History Of Our Time: Is Islam Compatible With Democracy?
STEVE INSKEEP, HOST:
Some of the smartest people we can find offer their views of the history we're living now. What forces are driving our disorienting age? Richard Reeves spoke of an over-privileged middle class crowding out everyone else. Peter Wayner talked of tribal political divisions.
(SOUNDBITE OF ARCHIVED BROADCAST)
PETER WAYNER: I think what's happening more than I have experienced in my life is this dehumanization. It's the idea that if somebody has a different view than I do that they're not only wrong but they're morally corrupt or intellectually corrupt or both.
INSKEEP: Now, let's talk of another force shaping our time - political Islam, the religion of more than a billion people. Islam is constantly in the news. It's invoked by ISIS. It's blamed for cultural tension in Europe. It was attacked by President Trump, who called for a ban on Muslim visitors. It was defended by President Bush, who called it a religion of peace.
It's common to ask how ancient Muslim beliefs can adapt to the modern world. After all, Christian beliefs have been shown to co-exist with openness and democracy. Why can't Islam? The scholar Shadi Hamid warns it may not turn out exactly the same.
SHADI HAMID: I think that a lot of people have this hope that, oh, you know, if only Muslims could just be like Christians and follow the same course of history of going through Reformation, Enlightenment, secularism. But if Islam is a different religion than Christianity then, presumably, it will not follow the same course. And it doesn't have to follow the same course. I want to challenge people and say, well, this maybe is how - what we might want ideally as Western liberals, but there may be people who want Islam to have something to say about public life and politics.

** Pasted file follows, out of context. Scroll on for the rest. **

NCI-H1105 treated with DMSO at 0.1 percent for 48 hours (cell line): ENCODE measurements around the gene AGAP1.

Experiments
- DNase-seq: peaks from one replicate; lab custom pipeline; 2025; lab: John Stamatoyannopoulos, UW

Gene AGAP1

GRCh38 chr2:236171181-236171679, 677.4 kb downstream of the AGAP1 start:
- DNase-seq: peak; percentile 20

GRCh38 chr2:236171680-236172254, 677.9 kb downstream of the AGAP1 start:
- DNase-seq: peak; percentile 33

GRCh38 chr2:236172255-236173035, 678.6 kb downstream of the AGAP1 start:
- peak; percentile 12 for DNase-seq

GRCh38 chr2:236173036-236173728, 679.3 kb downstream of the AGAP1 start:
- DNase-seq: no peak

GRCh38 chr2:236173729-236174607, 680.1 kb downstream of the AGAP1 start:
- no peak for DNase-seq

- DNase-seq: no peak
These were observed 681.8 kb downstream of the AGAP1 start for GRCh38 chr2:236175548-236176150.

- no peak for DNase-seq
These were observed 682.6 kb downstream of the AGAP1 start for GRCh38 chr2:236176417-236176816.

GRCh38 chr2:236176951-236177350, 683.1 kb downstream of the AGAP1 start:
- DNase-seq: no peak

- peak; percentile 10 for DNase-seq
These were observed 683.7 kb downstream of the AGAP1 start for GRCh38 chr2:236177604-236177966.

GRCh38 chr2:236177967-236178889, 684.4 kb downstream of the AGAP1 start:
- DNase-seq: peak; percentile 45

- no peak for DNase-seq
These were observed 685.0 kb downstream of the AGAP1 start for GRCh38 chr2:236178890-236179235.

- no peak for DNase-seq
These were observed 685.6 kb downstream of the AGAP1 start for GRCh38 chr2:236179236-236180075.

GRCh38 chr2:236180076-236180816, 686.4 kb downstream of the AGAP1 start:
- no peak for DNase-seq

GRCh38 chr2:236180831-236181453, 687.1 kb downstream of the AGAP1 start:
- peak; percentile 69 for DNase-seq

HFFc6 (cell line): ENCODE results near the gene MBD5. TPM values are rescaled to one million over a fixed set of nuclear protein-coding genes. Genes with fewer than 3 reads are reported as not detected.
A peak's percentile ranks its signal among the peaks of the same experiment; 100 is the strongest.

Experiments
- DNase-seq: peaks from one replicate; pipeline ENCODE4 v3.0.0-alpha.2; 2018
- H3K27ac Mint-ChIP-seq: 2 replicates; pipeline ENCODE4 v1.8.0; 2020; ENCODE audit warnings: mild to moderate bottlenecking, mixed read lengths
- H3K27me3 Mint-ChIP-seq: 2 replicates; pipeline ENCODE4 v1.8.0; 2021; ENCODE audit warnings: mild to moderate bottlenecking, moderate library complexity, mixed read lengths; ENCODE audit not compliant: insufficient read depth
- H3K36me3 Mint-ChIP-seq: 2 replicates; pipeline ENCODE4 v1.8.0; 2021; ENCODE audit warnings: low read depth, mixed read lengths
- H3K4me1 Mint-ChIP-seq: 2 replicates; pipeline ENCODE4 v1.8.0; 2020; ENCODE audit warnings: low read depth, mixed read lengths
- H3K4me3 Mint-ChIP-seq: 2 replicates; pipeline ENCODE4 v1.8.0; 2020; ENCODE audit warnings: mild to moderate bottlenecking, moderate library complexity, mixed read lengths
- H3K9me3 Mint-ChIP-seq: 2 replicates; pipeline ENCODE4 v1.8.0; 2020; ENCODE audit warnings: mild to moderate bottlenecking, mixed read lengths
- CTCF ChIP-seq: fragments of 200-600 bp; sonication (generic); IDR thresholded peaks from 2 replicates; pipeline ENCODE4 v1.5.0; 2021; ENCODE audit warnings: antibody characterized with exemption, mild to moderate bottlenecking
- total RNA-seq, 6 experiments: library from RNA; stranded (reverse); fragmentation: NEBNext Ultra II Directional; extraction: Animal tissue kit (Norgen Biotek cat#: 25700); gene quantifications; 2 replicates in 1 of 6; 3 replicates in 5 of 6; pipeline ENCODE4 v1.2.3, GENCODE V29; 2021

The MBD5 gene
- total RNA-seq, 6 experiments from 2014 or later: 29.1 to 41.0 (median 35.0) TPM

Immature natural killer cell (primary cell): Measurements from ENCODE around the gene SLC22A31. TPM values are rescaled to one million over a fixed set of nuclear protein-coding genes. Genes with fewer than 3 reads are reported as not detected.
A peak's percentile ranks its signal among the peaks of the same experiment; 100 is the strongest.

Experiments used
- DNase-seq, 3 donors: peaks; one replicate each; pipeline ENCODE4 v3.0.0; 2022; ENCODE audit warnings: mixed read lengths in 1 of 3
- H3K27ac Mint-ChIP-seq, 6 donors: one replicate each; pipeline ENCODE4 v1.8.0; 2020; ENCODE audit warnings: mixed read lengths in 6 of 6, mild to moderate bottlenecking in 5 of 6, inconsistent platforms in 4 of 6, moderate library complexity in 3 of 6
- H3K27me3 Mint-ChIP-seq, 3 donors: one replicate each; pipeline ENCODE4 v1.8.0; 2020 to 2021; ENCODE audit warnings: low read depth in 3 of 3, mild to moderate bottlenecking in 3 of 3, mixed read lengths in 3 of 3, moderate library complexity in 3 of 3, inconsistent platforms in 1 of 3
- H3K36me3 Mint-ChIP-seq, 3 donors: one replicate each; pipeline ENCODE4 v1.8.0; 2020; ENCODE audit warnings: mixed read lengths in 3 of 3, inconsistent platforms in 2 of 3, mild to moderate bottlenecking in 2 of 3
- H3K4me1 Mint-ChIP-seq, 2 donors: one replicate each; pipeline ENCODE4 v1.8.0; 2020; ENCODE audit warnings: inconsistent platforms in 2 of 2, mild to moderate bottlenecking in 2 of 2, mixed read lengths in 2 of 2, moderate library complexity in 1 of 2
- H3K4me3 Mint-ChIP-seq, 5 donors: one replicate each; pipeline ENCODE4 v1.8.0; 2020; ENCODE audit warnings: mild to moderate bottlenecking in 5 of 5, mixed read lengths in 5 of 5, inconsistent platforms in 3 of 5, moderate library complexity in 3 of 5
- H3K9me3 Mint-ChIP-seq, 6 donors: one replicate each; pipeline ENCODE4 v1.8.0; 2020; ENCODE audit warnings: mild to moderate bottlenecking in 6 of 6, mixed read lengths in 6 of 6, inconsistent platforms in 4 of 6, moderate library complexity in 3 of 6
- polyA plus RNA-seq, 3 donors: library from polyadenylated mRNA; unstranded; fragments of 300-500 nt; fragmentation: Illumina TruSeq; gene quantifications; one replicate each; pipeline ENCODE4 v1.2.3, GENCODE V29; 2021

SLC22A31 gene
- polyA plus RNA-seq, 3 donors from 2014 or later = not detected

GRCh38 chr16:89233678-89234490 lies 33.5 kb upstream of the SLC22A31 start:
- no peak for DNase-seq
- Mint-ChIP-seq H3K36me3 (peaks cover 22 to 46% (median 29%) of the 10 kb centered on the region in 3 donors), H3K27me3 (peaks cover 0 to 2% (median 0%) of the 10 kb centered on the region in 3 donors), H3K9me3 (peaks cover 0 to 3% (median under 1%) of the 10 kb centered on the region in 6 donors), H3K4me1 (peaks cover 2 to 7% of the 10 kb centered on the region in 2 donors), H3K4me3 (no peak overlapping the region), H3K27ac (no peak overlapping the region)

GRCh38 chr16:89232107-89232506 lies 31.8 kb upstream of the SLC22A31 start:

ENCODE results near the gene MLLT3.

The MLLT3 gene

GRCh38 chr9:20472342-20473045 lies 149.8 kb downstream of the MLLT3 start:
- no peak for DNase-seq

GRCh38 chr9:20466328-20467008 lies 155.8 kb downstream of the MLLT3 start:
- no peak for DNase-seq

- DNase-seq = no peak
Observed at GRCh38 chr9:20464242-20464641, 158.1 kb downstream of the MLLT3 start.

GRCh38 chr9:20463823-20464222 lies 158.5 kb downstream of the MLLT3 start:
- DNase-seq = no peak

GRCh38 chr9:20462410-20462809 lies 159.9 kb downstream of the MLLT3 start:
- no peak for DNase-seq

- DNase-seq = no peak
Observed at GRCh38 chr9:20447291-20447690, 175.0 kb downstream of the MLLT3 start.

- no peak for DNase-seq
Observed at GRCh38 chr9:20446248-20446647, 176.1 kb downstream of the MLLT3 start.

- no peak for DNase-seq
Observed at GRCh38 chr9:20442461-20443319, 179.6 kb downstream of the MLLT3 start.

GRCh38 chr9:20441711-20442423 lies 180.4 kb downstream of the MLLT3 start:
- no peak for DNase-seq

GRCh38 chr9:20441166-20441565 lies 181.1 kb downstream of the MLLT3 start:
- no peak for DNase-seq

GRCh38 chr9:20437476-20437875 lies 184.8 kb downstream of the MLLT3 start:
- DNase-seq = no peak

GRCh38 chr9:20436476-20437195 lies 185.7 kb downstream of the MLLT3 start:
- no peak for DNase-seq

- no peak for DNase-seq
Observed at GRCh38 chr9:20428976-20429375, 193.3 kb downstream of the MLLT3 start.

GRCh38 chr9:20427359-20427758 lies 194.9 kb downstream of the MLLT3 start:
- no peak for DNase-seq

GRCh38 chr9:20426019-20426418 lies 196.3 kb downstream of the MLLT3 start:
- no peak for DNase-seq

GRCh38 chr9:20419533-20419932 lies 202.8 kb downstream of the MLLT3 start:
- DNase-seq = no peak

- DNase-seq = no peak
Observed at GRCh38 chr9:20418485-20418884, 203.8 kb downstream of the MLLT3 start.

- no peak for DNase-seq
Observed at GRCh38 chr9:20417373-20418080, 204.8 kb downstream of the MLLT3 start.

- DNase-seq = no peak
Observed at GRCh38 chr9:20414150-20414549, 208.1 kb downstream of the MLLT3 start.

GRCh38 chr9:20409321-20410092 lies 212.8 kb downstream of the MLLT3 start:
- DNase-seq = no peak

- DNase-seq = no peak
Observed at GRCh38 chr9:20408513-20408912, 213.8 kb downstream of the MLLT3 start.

INSKEEP: Shadi Hamid is the author of a book called "Islamic Exceptionalism." He's followed the struggle to mesh liberal values with Islam. He thinks of Egypt, where a democratic revolution in 2011 eventually led to the election of an Islamist president. Soon, even pro-democracy groups were supporting a coup to get rid of him.
HAMID: For them, they saw the Brotherhood as being a threat to Egyptian identity as they understood it. And they - and they felt, probably correctly, that if the Muslim Brotherhood stayed in power, they would keep on winning successive elections because again, in conservative societies, if people have the right to vote, they do tend to vote in some way for a public role for Islam.
INSKEEP: How much did it surprise you that it only took a year or two for the liberal, Westernized elite in Egypt to give up on democracy?
HAMID: Look. I mean, so this is what I would hear from my relatives in Egypt, like, hey, Shadi, you're American. You know, you love your democracy, and it's great in theory, but we're the ones who have to live with the consequences of elections. And I think there was a lot of resentment that we, as Westerners, were going in and saying democracy is great, when for them democracy was a threat.
I thought that was a foreign thing that we would just talk about in the Middle East, this fear of the masses voting. But it's interesting that a lot of the rhetoric I used to hear in Egypt, I'm hearing now even in the U.S. or, for that matter, in Europe. So this isn't - it's no longer just a Middle Eastern thing, this question of - democracy is great when the people you like win, but when the people you don't like win, you're like, do I want to stick with this?